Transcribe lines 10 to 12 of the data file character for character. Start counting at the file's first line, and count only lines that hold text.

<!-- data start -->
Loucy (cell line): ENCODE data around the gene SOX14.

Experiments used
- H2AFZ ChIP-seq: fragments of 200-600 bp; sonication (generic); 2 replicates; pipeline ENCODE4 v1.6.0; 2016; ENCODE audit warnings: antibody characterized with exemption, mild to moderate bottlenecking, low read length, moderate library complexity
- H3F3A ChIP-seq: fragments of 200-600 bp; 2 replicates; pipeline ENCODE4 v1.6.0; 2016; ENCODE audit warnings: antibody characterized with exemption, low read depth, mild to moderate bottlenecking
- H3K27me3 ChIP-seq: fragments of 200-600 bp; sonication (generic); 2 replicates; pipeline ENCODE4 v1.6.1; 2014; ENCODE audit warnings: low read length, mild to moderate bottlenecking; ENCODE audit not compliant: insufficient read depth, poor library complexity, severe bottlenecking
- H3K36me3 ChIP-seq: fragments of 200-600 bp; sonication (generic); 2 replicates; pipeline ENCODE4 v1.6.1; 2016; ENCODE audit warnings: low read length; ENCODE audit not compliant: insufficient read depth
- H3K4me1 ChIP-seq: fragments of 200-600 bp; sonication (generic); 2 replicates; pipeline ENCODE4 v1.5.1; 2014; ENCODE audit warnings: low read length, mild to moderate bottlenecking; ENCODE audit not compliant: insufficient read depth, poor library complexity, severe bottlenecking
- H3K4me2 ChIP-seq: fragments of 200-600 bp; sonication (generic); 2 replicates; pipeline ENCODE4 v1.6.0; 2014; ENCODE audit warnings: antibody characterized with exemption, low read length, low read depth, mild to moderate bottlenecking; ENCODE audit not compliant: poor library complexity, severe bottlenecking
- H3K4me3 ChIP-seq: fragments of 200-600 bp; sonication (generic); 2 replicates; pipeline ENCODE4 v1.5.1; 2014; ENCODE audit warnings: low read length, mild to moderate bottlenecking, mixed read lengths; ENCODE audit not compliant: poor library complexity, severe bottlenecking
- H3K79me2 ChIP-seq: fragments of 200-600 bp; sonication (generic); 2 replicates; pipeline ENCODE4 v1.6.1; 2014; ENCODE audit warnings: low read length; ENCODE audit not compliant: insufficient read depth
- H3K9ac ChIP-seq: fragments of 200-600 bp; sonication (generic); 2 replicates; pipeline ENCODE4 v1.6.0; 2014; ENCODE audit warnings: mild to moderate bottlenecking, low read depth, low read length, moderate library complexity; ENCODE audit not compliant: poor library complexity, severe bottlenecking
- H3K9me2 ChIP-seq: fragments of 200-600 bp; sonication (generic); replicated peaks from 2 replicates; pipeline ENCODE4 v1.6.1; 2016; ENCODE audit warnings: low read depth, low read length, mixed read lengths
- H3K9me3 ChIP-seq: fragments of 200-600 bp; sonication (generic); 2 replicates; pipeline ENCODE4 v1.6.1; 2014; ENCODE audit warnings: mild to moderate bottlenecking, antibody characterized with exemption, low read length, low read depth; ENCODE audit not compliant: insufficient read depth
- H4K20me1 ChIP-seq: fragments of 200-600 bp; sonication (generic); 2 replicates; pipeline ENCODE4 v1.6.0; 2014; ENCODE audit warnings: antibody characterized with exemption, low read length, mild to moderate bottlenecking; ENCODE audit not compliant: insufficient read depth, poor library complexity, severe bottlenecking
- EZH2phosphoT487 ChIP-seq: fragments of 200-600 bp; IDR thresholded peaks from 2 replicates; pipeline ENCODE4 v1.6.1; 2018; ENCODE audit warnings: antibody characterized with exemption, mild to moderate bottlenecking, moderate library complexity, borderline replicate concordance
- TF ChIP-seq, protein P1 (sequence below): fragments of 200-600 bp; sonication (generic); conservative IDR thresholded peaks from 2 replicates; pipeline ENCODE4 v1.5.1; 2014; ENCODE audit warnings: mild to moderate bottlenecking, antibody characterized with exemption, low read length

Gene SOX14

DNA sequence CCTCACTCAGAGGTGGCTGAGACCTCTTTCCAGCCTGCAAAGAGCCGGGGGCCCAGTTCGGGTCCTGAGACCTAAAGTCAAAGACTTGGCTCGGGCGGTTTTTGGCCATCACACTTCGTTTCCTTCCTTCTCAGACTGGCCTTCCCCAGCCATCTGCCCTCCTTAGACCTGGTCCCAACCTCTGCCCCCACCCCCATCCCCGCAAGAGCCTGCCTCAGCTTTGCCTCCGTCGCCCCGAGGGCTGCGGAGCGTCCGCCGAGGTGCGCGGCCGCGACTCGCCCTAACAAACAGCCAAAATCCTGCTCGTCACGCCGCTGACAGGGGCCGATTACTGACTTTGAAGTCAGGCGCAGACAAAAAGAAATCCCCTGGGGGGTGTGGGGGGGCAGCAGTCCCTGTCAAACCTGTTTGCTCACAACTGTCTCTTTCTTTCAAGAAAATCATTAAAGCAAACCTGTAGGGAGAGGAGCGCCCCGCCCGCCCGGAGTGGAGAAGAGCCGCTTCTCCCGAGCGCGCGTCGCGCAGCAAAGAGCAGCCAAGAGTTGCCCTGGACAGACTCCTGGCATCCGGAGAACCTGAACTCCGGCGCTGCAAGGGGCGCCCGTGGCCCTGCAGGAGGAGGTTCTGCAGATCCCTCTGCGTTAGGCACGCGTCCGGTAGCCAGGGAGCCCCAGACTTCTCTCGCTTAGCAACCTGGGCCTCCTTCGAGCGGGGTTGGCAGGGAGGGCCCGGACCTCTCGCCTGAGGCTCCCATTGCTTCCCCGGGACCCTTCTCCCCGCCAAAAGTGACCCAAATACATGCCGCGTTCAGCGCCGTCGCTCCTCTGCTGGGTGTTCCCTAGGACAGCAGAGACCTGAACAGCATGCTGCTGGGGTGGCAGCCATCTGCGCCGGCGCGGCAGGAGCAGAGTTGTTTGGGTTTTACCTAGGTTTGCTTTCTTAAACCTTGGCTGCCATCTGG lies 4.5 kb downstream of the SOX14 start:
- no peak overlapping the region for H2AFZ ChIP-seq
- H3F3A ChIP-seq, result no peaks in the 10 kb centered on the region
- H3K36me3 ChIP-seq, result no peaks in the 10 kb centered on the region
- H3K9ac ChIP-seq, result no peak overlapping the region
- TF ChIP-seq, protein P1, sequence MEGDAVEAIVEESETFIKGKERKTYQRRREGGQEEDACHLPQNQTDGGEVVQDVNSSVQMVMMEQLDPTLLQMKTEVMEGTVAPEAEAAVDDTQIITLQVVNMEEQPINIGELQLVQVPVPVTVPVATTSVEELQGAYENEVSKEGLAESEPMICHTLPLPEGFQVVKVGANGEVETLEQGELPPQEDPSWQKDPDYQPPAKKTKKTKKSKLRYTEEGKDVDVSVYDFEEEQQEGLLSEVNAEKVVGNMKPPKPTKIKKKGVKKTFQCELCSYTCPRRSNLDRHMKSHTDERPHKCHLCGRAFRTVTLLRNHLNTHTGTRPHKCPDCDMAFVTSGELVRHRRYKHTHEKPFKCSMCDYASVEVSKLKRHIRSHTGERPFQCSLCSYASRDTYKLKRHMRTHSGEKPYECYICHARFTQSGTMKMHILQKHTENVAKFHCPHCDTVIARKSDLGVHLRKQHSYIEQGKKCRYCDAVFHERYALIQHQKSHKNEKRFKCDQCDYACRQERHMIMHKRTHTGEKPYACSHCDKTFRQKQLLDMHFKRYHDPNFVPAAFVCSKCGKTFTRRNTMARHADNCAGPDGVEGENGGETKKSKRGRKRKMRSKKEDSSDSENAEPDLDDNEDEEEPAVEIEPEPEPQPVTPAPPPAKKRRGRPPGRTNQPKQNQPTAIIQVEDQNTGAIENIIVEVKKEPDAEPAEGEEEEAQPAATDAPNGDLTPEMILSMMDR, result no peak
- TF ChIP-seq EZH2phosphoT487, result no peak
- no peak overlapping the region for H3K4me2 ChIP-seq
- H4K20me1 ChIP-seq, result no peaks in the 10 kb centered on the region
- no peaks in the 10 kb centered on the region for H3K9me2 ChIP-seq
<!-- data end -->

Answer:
- H3K79me2 ChIP-seq: fragments of 200-600 bp; sonication (generic); 2 replicates; pipeline ENCODE4 v1.6.1; 2014; ENCODE audit warnings: low read length; ENCODE audit not compliant: insufficient read depth
- H3K9ac ChIP-seq: fragments of 200-600 bp; sonication (generic); 2 replicates; pipeline ENCODE4 v1.6.0; 2014; ENCODE audit warnings: mild to moderate bottlenecking, low read depth, low read length, moderate library complexity; ENCODE audit not compliant: poor library complexity, severe bottlenecking
- H3K9me2 ChIP-seq: fragments of 200-600 bp; sonication (generic); replicated peaks from 2 replicates; pipeline ENCODE4 v1.6.1; 2016; ENCODE audit warnings: low read depth, low read length, mixed read lengths